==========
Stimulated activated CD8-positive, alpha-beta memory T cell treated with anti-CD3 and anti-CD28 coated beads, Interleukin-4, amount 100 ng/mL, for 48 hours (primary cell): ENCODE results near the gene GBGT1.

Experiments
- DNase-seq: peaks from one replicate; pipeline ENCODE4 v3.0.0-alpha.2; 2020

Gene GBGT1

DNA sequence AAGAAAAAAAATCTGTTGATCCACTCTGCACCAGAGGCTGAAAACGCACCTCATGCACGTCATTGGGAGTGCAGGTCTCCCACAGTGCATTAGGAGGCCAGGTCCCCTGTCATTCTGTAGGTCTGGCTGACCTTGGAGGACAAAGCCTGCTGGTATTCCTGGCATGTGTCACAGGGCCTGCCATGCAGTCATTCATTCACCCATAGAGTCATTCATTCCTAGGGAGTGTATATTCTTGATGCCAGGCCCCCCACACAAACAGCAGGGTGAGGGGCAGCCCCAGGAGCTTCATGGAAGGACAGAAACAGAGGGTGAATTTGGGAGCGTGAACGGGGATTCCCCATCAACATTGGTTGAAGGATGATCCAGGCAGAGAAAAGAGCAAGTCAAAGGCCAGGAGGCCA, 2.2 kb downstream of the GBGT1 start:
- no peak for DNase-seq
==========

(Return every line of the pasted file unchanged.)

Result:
Stimulated activated CD8-positive, alpha-beta memory T cell treated with anti-CD3 and anti-CD28 coated beads, Interleukin-4, amount 100 ng/mL, for 48 hours (primary cell): ENCODE results near the gene GBGT1.

Experiments
- DNase-seq: peaks from one replicate; pipeline ENCODE4 v3.0.0-alpha.2; 2020

Gene GBGT1

DNA sequence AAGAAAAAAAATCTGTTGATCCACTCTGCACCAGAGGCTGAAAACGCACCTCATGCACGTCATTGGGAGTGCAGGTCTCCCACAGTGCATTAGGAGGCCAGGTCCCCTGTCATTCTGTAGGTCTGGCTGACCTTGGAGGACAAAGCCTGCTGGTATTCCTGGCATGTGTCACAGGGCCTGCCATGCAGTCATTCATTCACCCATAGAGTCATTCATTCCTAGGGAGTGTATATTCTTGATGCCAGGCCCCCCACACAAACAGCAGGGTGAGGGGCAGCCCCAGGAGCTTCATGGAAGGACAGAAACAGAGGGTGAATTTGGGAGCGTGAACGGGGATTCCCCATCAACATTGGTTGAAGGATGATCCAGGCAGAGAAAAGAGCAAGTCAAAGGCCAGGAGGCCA, 2.2 kb downstream of the GBGT1 start:
- no peak for DNase-seq